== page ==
Sweden's oldest botanic garden
The Botanical Garden of Uppsala University is the oldest in Sweden. It was founded in 1655 by the polymath Olof Rudbeck the elder, Professor of Medicine. At that time the garden was located in central Uppsala, in the Svartbäcken district near the Fyrisån river (figure). In the garden the medical students could learn botany and study medicinal plants. By the end of the 17th century there were more than 1800 plant species in the garden, many grown for the first time in Sweden – for example the potato.
Olof Rudbeck’s botanic garden was badly damaged during the great Uppsala fire of 1702. As the university lacked resources to restore it, the garden entered a period of decline.
In 1741 Carl Linnaeus was appointed as Director of the, by then, dilapidated botanic garden. He transformed it into one of the foremost gardens in the world. Through his world-wide network of contacts he was able to bring in thousands of plant species. They were grown in a particular order determined by Linnaeus, according to his Sexual System or in ecological plantings. Today, Linnaeus’ botanic garden has been reconstructed according to his original plan from 1745. It is now called the Linnaeus Garden and is a living memorial to the great naturalist.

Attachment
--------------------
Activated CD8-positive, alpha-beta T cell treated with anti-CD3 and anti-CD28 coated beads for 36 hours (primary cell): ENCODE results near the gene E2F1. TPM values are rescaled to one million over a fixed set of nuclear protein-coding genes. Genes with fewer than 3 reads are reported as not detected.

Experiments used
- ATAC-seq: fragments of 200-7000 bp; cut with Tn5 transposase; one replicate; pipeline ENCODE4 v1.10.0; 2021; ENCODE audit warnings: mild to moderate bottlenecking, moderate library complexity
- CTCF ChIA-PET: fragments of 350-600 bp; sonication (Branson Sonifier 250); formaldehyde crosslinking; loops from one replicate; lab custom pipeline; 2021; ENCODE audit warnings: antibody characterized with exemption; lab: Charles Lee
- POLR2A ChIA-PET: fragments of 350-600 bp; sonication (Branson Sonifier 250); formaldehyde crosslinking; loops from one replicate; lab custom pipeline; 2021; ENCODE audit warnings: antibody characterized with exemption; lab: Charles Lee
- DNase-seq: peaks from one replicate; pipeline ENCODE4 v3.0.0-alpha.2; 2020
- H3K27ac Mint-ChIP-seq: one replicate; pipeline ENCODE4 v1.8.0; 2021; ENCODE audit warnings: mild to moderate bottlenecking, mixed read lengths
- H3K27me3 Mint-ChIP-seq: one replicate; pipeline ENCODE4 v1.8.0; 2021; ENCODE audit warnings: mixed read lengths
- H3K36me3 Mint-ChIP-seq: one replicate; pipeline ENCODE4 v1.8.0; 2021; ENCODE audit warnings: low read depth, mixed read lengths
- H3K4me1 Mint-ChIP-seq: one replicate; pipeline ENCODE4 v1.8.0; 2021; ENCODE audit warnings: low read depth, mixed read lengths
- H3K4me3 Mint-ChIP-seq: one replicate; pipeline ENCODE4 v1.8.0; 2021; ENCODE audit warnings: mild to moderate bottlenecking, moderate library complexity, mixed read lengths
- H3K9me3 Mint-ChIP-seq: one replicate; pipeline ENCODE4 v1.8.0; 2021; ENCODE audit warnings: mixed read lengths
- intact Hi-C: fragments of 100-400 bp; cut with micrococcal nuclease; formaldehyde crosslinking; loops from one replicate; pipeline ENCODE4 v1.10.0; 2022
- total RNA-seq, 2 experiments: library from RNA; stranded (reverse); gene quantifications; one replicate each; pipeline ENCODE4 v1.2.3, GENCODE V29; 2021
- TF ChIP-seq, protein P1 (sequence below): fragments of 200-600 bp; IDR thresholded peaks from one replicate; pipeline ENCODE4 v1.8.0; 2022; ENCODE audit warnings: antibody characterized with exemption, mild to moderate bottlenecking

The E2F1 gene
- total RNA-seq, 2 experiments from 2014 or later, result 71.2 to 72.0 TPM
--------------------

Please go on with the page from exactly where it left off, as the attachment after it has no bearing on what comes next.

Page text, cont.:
Some famous people from the history of the Linnaeus Garden
The Linnaeus Garden has had several prominent and famous directors: Olof Rudbeck the Elder, Carl Linnaeus and Carl Peter Thunberg. It has also benefited from the expertise of outstanding head gardeners.
The garden by the River Fyris after Linnaeus
After the relocation of the Botanical Garden the old garden by the River Fyris were neglected and transformed into park land and potatoe-patches. The Orangery was reconstructed and used as club house for students at the University and the Director Musices moved into the directors lodge.
The old garden was in a state of neglect for more than 100 years, until 1917, when the Swedish Linnaeus Society was founded and began to reconstruct the Linnaeus´ garden. The restoration was possible thanks to Linnaeus´ detailed plant lists and garden maps. The old residence has been turned into a museum and is still managed by the Swedish Linnaeus Society. The responsibility for the garden has been handed over to Uppsala University.